According to Allied Market Research, the vegan ice cream category is set to grow at a CAGR of 13.7% to reach $805.3m by 2027. But the three ice-cream company founders pointed out that barriers to an even wider commercialization remain, including around R&D and marketing. “This market has taken a lot longer to move than we were expecting,” observed Thuillier, adding that vegan ice cream just ‘doesn’t sell so well’. “It’s hard to keep the listings when you know that you could get so many more sales with a cookies and cream dairy version. It’s a hard balance to make a commercial decision.”
Delving into N!ck’s R&D process, Luthman explained his experience of incorporating vegan ingredients in ice cream. “All the proteins are supposed to be flavourless, neutral, or slightly nutty, yet we’ve never found any vegan ones that we can make ice cream with unless they were very, very expensive,” he said, adding that continued innovation is key to getting the right results.
Sustainability: big players must lead the way
All three company founders agreed that whilst there were certain mitigating measures they could all take to improve sustainability, in practice, big market changes are dictated by big players. Kennedy said: “If I went to our packaging partner and told him that I want x, y, z, I’d be laughed out of the room. Unilever, Nestlé, General Mills will be able to dictate that change in packaging over time; business like ours won’t.
“Of course, consumers are engaged…and they want to know that you’re…making a change but the consumer too needs to be slapped in the face with the reality of climate change before it’s going to happen.”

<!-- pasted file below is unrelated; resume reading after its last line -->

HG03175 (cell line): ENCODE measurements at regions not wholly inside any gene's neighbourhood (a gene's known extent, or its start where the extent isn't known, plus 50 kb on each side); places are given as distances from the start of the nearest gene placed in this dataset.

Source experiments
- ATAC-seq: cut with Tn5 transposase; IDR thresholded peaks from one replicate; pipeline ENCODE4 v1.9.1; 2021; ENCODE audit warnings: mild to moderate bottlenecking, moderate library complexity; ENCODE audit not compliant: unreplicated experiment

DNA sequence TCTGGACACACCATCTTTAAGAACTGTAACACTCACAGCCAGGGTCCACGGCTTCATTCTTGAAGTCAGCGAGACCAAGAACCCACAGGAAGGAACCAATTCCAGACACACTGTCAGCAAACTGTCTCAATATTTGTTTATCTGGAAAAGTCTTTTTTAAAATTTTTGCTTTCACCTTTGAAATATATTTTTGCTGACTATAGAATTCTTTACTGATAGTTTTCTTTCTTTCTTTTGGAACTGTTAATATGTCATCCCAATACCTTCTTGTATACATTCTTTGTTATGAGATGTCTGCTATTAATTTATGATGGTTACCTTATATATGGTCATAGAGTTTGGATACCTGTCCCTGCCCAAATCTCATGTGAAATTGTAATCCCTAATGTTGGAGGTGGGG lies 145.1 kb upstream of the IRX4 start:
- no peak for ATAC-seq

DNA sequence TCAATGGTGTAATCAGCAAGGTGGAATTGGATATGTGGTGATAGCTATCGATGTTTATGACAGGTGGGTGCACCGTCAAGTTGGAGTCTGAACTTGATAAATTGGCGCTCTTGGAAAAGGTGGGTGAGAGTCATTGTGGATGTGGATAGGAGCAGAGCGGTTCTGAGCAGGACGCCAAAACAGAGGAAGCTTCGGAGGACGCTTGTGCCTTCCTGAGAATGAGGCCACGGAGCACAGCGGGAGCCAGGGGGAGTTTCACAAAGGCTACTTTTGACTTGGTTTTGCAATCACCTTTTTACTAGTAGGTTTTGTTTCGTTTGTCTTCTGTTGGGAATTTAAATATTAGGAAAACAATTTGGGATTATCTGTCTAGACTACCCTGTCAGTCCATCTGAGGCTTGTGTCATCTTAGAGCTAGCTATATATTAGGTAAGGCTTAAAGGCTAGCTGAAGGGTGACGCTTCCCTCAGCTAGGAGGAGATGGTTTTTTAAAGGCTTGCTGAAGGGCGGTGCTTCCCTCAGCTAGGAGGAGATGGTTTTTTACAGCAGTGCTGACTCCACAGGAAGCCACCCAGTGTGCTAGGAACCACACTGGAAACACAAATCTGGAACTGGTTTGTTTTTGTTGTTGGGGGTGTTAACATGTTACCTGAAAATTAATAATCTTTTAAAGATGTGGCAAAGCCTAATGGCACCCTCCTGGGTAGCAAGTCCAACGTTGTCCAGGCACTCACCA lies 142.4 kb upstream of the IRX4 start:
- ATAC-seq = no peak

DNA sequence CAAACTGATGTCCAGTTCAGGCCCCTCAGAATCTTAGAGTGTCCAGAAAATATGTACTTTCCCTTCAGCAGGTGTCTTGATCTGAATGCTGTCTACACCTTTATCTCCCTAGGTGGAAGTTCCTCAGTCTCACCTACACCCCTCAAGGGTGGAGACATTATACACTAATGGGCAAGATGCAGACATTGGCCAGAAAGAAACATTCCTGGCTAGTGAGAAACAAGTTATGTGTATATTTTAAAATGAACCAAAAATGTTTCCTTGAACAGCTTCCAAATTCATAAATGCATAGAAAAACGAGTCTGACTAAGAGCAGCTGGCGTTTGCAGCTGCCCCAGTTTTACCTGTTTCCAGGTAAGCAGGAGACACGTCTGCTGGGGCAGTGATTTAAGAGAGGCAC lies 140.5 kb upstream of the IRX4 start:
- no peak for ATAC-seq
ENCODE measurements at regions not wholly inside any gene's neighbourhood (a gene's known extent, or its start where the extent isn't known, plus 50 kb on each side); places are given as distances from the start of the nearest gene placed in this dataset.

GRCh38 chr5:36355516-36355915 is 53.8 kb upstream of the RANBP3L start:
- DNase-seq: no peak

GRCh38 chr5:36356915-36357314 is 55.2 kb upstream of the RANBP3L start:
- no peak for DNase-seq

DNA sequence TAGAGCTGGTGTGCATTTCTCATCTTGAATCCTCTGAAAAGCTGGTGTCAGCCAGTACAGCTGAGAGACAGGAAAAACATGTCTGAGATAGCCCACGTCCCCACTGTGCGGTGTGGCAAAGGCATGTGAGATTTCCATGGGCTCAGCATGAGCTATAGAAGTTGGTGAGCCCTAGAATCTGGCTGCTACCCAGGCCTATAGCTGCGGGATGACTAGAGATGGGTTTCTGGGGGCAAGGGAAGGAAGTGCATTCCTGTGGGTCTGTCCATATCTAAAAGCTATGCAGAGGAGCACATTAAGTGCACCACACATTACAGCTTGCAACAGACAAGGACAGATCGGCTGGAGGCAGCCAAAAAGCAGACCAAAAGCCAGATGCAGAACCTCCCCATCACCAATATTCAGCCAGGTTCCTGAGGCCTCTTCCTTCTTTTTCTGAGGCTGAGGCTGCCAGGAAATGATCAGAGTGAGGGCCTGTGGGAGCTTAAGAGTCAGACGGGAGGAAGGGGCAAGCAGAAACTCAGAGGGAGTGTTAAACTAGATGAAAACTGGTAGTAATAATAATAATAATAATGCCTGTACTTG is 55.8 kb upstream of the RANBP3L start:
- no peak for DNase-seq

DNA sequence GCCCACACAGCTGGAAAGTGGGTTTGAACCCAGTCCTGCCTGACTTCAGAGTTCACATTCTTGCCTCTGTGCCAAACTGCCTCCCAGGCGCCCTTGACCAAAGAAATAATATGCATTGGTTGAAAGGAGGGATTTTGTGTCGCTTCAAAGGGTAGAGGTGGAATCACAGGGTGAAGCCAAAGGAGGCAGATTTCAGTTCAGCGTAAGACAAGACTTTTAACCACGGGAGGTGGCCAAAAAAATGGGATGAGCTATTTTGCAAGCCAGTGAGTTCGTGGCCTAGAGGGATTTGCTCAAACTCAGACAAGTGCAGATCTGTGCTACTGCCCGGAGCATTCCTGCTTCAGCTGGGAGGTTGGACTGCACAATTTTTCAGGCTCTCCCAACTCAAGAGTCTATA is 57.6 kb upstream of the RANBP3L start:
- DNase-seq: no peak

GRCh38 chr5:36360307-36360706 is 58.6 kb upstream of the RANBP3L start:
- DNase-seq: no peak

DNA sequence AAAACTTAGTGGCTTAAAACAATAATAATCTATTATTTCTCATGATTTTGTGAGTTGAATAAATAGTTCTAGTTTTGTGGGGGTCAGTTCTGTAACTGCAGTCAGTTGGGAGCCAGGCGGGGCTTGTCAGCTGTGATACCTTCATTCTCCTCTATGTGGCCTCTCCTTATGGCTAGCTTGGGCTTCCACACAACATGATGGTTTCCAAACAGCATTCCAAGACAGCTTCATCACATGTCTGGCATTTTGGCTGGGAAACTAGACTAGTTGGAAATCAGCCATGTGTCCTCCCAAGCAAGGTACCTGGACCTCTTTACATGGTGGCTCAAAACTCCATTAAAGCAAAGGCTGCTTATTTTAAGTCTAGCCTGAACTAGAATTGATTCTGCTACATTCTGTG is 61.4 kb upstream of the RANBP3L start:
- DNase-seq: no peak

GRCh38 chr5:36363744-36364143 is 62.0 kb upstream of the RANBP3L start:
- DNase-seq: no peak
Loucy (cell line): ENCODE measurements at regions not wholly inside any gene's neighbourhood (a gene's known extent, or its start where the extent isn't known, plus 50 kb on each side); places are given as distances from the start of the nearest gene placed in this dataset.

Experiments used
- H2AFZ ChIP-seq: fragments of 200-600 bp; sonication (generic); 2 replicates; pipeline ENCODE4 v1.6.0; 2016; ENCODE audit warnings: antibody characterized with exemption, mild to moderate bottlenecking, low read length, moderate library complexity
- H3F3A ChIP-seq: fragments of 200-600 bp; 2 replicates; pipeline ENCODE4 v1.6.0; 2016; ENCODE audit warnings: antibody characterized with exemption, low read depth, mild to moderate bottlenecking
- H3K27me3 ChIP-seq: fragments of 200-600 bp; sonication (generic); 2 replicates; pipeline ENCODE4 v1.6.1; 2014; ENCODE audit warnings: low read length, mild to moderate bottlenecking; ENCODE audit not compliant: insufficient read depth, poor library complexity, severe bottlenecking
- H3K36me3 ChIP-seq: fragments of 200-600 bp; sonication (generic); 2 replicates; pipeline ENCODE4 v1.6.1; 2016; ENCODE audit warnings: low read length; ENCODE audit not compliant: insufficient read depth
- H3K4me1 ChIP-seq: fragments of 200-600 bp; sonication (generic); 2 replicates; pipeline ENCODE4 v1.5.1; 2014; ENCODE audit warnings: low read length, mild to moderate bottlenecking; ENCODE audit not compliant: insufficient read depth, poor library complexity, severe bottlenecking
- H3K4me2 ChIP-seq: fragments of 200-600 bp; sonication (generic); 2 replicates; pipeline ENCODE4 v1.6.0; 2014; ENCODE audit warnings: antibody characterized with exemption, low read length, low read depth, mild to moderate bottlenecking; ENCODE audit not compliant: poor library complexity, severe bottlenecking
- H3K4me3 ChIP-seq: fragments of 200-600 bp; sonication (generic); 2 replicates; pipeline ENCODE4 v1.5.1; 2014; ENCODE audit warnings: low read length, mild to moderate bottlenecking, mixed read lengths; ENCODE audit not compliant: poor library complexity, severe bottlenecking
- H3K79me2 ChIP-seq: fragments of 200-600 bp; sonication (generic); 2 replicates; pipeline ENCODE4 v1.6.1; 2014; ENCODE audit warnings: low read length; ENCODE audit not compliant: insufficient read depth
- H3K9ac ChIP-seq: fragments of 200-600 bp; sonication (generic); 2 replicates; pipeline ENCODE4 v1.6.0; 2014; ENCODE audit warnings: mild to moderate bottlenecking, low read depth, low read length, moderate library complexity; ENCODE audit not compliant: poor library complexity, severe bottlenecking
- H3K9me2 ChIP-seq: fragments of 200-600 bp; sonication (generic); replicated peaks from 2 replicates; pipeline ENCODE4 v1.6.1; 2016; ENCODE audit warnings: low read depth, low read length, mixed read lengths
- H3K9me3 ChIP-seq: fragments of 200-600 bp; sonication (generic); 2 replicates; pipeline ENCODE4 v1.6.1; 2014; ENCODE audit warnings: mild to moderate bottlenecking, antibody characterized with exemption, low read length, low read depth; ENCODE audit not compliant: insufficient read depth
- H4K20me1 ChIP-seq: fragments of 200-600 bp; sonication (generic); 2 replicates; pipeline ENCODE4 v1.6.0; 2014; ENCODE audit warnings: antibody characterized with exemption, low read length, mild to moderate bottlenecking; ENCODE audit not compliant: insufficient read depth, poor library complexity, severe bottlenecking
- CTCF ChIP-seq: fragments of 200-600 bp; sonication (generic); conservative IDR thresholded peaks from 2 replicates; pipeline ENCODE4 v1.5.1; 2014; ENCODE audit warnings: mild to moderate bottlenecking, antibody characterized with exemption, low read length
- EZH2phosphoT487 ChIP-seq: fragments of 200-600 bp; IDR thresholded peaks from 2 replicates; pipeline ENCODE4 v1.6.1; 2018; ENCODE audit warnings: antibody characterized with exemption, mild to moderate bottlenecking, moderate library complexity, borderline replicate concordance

He added that addressing sustainability as an industry was key to success. “Farming and dairy farming and crop farming have to be part of the solution. For a period, dairy farmers had been demonized, [people would say] ‘this is not the solution, this needs to be lab-grown’. That is not going to happen any time soon. We need farmers to be endorsed and supported to be part of a solution moving forward.”
Thuillier chimed in: “I don’t think there’ll be a future for cows - at some point. It’s not going to be 10 years’ time - it might be 30 or 40 years’ time, and we’ve got to work with what we have and continue to drive really good quality non-dairy flavors.” He added that converting consumers to this new type of food manufacture is a 'marketing issue' for the industry.
For Luthman, precision fermentation and cultivated dairy offer ‘exciting’ opportunities, but sales of his own products that leveraged precision fermentation proteins had been 'disappointing'. “I don’t know how long I spent making our animal-free line with Perfect Day’s protein. [It was] so much work! Now it’s on the market, and I think it’s just one percent of our revenue.”
Offering his view on when this market could take off on a larger commercial scale, he said it won't be until 'climate change is really shaking us'. "I don’t think there’ll be any change before the train is off the rails," he concluded.
The value of 'healthy'
Finally, it remains a key objective for manufacturers to educate the consumer – be it about the hurdles to sustainability facing manufacturers, or the real value of the term ‘healthy’.
Wheyhey's Kennedy concluded: “A lot of education needs to take place to educate the consumer that low-calorie doesn’t mean healthy; low-fat or low-sugar doesn’t necessarily mean healthy – it needs to be the combined product.”